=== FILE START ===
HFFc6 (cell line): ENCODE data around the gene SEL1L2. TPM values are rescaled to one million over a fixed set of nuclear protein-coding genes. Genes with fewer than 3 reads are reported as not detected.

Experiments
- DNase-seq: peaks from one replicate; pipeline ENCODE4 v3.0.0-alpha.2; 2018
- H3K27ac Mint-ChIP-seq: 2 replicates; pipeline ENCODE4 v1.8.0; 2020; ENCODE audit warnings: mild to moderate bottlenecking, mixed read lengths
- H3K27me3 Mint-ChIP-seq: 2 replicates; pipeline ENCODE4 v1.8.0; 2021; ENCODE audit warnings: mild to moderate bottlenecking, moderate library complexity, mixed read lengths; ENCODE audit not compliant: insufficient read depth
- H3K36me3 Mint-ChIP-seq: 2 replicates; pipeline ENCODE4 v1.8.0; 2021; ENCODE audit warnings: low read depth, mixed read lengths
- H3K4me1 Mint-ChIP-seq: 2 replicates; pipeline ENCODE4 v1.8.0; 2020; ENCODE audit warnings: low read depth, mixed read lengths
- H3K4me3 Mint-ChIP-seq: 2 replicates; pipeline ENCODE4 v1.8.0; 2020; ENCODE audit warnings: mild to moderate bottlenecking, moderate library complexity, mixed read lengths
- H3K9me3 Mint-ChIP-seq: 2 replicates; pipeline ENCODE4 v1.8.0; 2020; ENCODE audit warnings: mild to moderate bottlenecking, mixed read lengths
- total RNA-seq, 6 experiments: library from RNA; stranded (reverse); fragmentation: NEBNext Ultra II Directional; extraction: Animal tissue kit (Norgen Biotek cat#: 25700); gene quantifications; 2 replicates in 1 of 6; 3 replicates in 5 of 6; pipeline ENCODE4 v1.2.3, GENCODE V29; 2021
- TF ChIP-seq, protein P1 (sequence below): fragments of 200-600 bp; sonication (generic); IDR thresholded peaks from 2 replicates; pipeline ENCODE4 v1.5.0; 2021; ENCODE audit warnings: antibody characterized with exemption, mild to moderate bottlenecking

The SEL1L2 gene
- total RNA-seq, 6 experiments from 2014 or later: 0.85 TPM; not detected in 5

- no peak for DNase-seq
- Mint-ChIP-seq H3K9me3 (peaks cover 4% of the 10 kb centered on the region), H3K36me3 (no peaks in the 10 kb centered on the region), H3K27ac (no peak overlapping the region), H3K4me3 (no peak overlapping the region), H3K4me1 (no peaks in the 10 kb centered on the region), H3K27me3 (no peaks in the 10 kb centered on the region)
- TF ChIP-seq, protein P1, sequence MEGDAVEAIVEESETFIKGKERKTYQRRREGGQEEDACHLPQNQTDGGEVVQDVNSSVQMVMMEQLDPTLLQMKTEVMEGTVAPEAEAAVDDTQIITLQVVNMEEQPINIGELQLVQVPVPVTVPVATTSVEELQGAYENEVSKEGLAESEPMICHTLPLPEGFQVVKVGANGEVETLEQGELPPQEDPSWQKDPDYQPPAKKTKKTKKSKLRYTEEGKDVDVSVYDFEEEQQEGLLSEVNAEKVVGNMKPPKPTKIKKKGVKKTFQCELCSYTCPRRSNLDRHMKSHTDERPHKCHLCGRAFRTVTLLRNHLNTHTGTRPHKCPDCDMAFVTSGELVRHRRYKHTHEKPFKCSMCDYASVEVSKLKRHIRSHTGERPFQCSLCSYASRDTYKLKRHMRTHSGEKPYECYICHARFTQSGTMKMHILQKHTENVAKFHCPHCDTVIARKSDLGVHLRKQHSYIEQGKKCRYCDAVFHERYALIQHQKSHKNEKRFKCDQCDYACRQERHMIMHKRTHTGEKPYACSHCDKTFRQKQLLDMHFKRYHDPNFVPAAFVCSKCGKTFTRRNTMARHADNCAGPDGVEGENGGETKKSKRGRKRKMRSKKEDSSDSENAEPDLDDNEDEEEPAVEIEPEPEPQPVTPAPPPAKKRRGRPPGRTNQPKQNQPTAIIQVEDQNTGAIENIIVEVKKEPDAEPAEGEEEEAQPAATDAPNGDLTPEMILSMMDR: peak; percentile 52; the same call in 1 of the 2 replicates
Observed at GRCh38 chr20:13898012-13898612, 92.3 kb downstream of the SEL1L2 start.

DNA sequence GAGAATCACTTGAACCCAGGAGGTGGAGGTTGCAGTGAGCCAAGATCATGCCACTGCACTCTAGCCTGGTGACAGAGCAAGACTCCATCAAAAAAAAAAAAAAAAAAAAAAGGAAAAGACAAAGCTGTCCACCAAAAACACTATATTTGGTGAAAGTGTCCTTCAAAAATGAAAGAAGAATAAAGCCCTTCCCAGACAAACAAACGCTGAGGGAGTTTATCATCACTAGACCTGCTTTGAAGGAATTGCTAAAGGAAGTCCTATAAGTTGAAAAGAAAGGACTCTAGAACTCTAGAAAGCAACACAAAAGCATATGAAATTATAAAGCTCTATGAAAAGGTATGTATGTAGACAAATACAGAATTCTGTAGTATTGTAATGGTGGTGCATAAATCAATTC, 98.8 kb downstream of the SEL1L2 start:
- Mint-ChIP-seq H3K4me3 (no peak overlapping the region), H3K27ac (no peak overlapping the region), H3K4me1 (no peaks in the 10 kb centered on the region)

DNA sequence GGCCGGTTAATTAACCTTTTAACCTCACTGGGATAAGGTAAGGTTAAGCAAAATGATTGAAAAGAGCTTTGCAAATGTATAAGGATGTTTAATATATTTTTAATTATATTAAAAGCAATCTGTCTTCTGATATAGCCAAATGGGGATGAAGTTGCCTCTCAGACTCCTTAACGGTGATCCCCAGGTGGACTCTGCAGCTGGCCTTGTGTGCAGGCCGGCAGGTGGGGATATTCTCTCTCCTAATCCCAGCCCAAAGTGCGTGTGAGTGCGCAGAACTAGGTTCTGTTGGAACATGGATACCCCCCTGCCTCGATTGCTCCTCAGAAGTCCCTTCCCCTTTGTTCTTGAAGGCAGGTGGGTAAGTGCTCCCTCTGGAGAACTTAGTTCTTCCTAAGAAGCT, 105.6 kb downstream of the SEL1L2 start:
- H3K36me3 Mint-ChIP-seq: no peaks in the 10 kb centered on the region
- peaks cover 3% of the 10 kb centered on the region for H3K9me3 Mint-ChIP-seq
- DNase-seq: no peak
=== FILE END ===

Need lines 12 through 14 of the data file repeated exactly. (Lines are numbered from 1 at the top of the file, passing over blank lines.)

The SEL1L2 gene
- total RNA-seq, 6 experiments from 2014 or later: 0.85 TPM; not detected in 5

- no peak for DNase-seq